Secondary collapses can occur without warning, and areas that outwardly appear to be secure may be completely unsupported. Extreme care should be taken during this stage, and personnel should proceed with caution to avoid injury or entrapment.

Stage 4: Exploration of voids and spaces

All voids and accessible spaces created as a result of the collapse should be searched and explored for casualties; this should only be carried out by trained rescue personnel or canine search teams. Voids should be explored visually, by canines and with technical search equipment; an audible call-out system can also be used during this stage.

Around once per hour for a few minutes, all activity should cease to listen for sounds made by casualties; this may include the use of sound detection devices to listen for movement or noise from within the debris.

Stage 5: Access by selected debris removal

Selected debris removal, using specialist tools and techniques, may be necessary after locating a casualty. It may be necessary to limit debris removal to only the obstructions that are blocking access to and rescue of the casualty. Information about the position of the casualty prior to the collapse can assist during this stage.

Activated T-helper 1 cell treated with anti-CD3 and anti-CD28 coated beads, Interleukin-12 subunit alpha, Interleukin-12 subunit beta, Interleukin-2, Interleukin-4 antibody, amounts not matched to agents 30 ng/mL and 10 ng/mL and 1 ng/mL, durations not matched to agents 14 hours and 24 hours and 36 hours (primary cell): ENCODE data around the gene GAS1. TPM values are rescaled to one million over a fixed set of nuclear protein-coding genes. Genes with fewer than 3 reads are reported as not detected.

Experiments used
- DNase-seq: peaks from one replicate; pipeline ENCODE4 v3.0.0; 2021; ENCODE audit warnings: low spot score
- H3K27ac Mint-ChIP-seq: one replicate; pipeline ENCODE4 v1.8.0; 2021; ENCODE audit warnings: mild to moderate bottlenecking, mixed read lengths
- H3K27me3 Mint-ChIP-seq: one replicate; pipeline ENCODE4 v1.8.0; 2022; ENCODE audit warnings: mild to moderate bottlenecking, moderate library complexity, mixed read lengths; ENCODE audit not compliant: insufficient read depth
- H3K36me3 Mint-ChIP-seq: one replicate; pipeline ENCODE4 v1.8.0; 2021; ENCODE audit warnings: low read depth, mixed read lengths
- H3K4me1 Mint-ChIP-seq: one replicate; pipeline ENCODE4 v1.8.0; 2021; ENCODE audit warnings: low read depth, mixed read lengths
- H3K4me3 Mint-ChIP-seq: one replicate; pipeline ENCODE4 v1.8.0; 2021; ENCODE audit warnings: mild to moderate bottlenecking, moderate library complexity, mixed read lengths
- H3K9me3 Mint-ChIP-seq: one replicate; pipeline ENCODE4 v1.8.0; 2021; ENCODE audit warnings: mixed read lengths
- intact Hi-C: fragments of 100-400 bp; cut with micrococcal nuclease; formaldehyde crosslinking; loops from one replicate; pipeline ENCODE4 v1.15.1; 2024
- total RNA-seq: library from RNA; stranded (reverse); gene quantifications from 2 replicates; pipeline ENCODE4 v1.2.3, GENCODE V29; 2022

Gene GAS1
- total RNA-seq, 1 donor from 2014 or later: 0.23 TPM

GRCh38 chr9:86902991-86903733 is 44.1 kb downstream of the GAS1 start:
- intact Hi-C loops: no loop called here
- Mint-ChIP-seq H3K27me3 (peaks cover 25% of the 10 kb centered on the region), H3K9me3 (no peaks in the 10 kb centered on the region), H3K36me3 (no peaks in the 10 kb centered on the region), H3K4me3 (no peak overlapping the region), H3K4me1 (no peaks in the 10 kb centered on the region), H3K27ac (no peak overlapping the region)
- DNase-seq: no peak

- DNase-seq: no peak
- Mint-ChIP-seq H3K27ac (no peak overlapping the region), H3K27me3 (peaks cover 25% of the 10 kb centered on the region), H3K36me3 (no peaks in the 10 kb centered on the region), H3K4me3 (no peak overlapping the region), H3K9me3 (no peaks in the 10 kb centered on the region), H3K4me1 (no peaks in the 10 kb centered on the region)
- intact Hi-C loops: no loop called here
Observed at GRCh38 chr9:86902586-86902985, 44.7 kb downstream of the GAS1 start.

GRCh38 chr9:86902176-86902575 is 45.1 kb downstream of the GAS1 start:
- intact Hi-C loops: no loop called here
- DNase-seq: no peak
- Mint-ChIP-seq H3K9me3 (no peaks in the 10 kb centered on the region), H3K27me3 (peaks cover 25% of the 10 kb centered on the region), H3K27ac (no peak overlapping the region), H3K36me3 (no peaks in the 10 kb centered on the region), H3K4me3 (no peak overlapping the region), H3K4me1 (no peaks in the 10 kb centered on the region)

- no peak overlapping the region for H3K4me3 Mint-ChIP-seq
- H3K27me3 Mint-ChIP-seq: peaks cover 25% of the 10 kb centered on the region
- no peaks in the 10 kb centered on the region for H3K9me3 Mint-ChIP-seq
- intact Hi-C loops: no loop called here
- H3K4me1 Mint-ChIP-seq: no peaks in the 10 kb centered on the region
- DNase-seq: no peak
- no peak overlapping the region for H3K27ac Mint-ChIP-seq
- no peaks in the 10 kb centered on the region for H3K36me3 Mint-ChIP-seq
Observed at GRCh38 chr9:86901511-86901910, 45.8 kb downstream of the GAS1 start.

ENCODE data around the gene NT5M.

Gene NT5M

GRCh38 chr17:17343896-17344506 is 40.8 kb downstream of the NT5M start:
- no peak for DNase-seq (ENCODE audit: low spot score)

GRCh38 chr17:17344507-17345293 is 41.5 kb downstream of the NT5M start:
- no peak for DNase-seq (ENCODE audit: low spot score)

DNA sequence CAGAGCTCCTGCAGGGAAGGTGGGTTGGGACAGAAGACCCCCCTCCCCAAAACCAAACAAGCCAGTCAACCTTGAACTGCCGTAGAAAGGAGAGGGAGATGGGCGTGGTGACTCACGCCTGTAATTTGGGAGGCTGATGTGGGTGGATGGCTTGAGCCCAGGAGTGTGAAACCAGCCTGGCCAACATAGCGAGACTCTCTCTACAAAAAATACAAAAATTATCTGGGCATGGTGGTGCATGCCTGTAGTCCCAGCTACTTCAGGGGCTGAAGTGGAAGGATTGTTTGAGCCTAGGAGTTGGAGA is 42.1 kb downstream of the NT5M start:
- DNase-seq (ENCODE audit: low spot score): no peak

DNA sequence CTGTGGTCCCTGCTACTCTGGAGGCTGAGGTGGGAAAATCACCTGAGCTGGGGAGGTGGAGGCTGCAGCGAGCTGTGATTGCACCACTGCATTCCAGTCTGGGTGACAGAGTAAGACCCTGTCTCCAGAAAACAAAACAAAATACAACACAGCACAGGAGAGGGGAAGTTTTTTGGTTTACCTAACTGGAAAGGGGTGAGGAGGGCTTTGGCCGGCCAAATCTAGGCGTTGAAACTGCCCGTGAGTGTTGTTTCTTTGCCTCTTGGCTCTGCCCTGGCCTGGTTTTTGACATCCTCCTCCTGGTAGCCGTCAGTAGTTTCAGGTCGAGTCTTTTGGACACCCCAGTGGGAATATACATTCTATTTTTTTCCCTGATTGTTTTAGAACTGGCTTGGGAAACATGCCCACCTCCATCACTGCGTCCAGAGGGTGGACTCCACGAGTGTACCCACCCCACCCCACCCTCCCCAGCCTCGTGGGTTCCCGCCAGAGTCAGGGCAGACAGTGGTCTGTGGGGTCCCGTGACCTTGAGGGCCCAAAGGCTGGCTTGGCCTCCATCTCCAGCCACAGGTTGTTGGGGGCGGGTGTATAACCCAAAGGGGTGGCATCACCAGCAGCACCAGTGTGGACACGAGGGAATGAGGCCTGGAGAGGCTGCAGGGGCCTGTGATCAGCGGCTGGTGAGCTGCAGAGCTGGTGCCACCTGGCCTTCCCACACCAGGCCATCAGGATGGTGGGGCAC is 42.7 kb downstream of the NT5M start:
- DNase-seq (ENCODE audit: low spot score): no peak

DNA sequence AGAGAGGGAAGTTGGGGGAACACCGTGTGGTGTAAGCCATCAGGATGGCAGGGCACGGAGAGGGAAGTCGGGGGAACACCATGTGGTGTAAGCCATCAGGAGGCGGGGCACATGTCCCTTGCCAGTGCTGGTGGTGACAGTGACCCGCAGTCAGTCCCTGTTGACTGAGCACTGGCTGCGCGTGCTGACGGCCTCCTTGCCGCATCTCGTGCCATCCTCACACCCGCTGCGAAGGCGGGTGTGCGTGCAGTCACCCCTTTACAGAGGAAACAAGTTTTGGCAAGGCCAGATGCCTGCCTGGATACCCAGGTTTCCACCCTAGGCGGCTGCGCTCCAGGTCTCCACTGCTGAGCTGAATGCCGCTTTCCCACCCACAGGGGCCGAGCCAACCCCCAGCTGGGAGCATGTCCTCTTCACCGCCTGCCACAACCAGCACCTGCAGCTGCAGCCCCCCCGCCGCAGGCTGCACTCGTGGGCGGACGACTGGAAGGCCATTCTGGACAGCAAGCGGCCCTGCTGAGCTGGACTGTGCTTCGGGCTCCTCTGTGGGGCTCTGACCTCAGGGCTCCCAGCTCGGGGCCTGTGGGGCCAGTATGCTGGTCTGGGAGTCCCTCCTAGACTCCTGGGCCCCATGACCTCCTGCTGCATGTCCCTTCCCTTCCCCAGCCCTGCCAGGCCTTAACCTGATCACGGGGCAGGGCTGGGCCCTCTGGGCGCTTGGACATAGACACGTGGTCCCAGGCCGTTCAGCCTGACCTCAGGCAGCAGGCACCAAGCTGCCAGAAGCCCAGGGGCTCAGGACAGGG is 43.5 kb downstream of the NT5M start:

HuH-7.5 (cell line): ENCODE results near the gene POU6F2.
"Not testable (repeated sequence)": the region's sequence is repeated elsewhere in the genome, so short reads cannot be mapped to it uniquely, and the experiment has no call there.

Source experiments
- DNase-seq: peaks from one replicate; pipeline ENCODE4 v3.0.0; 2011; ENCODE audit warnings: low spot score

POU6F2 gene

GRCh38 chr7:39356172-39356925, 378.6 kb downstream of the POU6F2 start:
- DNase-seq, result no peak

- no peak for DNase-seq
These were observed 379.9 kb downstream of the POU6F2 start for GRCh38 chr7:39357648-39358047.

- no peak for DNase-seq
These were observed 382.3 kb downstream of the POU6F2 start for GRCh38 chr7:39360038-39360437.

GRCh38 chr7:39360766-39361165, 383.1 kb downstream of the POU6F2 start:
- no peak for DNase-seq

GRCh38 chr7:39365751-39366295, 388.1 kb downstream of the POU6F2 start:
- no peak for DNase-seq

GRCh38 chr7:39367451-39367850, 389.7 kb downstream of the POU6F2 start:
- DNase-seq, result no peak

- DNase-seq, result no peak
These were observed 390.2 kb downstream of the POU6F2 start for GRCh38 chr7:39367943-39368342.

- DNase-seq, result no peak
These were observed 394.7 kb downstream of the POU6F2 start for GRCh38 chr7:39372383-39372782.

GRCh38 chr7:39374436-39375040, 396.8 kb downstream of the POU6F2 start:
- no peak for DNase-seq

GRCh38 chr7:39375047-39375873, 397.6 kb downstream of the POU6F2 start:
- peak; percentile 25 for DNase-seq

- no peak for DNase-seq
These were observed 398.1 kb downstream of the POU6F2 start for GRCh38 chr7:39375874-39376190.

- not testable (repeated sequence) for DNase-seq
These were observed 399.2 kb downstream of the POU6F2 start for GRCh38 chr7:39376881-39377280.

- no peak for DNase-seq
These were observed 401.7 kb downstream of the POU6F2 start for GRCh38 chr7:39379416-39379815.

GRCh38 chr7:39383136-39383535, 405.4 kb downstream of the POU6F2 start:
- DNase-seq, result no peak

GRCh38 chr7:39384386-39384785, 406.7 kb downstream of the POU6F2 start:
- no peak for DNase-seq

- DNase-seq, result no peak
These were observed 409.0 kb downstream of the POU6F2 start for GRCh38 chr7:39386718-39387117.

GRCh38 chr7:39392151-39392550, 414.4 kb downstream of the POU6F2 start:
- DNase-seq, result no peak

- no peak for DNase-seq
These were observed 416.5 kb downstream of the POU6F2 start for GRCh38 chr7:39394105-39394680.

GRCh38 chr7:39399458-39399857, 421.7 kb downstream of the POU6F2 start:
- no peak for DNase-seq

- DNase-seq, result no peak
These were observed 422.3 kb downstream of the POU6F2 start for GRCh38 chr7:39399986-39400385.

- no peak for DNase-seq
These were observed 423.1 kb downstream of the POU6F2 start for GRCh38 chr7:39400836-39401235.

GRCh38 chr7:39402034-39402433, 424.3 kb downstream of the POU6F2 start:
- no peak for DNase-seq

Stage 6: Terminate by general debris removal

This stage is usually completed when all known casualties have been removed from the debris. However, this stage may need to be delayed if:

  • Information or intelligence indicates there may be further casualties
  • Large amounts of debris are impairing or obstructing operations, which will require heavy equipment or machinery
  • Heavy equipment or machinery cannot be used due to concerns about there still being casualties in the debris

Strategic actions

Fire and rescue services should:
  • Ensure relevant personnel are aware of the National Coordination Advisory Framework and the National Resilience capabilities

  • Consider having access to equipment for tracking the movement of an unstable or collapsed structure

  • Ensure relevant personnel have an understanding of the National Resilience capabilities

Tactical actions

Incident commanders should:
  • Ensure that non-specialist personnel understand the capabilities and limitations of their response

  • Consider using the REPEAT mnemonic to structure initial actions and planning

  • Consider requesting National Resilience assistance for an unstable or collapsed structure

  • Monitor and record movement of an unstable or collapsed structure